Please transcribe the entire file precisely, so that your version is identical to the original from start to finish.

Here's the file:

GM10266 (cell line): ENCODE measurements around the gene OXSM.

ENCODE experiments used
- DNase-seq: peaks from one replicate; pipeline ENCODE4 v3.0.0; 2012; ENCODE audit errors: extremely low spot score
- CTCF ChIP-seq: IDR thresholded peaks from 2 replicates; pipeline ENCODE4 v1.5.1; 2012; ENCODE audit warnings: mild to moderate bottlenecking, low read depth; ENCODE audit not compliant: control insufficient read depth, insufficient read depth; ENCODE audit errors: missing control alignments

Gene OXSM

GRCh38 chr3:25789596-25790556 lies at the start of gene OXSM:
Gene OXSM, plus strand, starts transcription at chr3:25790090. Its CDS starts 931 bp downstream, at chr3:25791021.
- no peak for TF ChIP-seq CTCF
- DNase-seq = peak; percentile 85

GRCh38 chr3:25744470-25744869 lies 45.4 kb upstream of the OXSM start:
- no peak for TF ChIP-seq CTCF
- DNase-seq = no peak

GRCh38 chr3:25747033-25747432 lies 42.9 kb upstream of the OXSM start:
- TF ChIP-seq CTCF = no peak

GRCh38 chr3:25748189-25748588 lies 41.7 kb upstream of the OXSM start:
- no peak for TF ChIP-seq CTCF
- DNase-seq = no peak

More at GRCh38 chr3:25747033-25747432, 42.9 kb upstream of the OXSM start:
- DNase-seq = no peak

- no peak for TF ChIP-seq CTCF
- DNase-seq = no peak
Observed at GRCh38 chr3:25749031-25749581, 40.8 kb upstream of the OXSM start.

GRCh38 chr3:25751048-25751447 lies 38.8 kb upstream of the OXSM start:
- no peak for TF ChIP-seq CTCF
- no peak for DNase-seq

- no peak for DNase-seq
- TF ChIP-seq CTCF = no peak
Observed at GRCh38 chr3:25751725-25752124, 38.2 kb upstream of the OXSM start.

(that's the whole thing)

GM10266 (cell line): ENCODE measurements around the gene OXSM.

ENCODE experiments used
- DNase-seq: peaks from one replicate; pipeline ENCODE4 v3.0.0; 2012; ENCODE audit errors: extremely low spot score
- CTCF ChIP-seq: IDR thresholded peaks from 2 replicates; pipeline ENCODE4 v1.5.1; 2012; ENCODE audit warnings: mild to moderate bottlenecking, low read depth; ENCODE audit not compliant: control insufficient read depth, insufficient read depth; ENCODE audit errors: missing control alignments

Gene OXSM

GRCh38 chr3:25789596-25790556 lies at the start of gene OXSM:
Gene OXSM, plus strand, starts transcription at chr3:25790090. Its CDS starts 931 bp downstream, at chr3:25791021.
- no peak for TF ChIP-seq CTCF
- DNase-seq = peak; percentile 85

GRCh38 chr3:25744470-25744869 lies 45.4 kb upstream of the OXSM start:
- no peak for TF ChIP-seq CTCF
- DNase-seq = no peak

GRCh38 chr3:25747033-25747432 lies 42.9 kb upstream of the OXSM start:
- TF ChIP-seq CTCF = no peak

GRCh38 chr3:25748189-25748588 lies 41.7 kb upstream of the OXSM start:
- no peak for TF ChIP-seq CTCF
- DNase-seq = no peak

More at GRCh38 chr3:25747033-25747432, 42.9 kb upstream of the OXSM start:
- DNase-seq = no peak

- no peak for TF ChIP-seq CTCF
- DNase-seq = no peak
Observed at GRCh38 chr3:25749031-25749581, 40.8 kb upstream of the OXSM start.

GRCh38 chr3:25751048-25751447 lies 38.8 kb upstream of the OXSM start:
- no peak for TF ChIP-seq CTCF
- no peak for DNase-seq

- no peak for DNase-seq
- TF ChIP-seq CTCF = no peak
Observed at GRCh38 chr3:25751725-25752124, 38.2 kb upstream of the OXSM start.